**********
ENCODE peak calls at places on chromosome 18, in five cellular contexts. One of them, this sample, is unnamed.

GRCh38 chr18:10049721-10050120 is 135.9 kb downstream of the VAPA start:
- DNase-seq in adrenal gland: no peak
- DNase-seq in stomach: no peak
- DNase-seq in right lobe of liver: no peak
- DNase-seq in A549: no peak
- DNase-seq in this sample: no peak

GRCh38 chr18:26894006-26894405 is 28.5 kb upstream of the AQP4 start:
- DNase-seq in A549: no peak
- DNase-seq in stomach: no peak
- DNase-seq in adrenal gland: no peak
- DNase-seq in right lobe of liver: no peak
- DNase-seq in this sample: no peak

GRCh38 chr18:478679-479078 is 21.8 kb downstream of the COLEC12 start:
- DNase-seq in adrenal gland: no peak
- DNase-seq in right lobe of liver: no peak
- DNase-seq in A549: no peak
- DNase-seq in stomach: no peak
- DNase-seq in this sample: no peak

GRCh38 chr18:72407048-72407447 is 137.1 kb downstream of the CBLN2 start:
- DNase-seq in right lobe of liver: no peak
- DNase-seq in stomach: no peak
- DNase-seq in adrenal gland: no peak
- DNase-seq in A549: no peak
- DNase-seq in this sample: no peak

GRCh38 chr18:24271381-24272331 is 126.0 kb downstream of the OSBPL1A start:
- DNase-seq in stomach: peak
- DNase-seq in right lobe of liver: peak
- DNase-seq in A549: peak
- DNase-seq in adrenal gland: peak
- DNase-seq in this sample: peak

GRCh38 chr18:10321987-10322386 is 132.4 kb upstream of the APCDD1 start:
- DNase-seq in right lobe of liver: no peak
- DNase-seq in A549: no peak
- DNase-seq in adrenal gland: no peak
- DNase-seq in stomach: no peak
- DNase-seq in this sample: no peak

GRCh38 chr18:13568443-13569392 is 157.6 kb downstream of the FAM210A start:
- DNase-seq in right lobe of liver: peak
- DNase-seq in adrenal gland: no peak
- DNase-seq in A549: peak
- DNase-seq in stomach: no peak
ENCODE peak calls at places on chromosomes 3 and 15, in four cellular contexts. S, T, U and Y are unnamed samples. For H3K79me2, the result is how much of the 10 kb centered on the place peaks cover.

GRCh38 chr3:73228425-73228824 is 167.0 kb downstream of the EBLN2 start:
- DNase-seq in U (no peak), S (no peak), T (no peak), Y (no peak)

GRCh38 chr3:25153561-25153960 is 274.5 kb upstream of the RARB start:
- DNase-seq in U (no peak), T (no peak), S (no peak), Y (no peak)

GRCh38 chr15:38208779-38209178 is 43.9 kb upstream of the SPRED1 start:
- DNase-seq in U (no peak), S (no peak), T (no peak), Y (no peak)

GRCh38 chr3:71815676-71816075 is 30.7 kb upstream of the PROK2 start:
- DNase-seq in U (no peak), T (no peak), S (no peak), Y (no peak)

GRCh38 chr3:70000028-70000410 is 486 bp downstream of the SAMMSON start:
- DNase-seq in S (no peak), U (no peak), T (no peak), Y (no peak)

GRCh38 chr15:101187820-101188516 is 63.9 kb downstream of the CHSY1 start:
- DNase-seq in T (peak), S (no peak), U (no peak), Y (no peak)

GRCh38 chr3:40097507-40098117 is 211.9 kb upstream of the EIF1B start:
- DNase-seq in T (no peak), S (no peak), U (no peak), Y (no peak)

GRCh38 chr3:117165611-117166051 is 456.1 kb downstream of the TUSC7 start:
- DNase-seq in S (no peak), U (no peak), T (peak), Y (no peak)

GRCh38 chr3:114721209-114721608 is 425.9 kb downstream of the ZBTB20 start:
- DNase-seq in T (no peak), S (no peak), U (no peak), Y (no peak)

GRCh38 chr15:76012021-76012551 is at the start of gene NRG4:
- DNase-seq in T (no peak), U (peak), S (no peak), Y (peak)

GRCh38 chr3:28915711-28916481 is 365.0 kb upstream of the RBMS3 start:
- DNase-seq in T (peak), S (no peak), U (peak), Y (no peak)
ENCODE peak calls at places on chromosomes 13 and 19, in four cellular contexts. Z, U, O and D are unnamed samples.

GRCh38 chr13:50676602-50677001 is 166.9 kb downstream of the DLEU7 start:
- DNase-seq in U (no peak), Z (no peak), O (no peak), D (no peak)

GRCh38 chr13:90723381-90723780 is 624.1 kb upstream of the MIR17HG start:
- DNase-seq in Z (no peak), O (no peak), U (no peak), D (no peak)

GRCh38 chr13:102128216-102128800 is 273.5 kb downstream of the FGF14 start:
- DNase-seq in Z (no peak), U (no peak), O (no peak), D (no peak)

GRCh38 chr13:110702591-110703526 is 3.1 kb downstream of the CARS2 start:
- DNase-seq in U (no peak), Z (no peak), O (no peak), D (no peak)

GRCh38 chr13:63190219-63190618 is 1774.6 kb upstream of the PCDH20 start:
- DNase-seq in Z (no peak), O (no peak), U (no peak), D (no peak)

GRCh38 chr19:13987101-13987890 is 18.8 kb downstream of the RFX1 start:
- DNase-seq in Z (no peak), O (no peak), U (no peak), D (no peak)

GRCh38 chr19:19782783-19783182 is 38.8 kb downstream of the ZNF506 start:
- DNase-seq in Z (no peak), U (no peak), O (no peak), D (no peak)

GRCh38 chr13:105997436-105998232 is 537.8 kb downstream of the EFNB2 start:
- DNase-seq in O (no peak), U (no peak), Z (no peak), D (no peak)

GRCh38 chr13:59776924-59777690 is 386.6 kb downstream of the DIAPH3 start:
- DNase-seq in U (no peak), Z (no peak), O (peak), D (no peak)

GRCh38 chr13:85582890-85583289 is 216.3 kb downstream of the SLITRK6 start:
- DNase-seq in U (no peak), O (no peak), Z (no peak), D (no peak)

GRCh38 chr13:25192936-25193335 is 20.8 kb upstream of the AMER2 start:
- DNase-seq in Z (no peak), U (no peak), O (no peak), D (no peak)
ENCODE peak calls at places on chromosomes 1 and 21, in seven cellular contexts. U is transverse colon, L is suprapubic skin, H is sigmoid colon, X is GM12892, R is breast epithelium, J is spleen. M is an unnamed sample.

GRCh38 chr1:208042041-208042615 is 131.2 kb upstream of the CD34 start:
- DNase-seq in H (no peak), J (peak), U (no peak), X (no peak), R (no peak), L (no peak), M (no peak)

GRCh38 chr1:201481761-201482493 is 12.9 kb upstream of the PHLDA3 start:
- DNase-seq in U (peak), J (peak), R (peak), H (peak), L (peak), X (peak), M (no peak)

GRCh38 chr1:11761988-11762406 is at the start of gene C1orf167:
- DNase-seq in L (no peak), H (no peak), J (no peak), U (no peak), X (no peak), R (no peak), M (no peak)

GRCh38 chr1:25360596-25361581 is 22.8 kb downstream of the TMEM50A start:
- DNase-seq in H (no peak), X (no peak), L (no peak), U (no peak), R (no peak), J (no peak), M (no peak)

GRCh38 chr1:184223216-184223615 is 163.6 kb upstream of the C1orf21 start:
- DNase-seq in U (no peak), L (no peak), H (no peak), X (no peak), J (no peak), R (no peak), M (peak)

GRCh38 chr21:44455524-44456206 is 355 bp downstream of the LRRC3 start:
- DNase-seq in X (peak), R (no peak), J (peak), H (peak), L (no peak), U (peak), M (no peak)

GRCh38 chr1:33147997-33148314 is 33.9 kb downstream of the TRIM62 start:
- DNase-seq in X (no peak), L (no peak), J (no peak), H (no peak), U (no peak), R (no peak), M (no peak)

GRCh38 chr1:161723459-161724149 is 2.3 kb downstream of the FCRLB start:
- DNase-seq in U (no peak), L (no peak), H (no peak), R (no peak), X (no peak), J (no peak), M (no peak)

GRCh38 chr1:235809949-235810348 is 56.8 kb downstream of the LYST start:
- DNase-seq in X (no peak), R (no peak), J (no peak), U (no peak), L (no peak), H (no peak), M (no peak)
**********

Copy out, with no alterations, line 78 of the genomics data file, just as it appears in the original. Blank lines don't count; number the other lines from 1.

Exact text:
- DNase-seq in Z (no peak), O (no peak), U (no peak), D (no peak)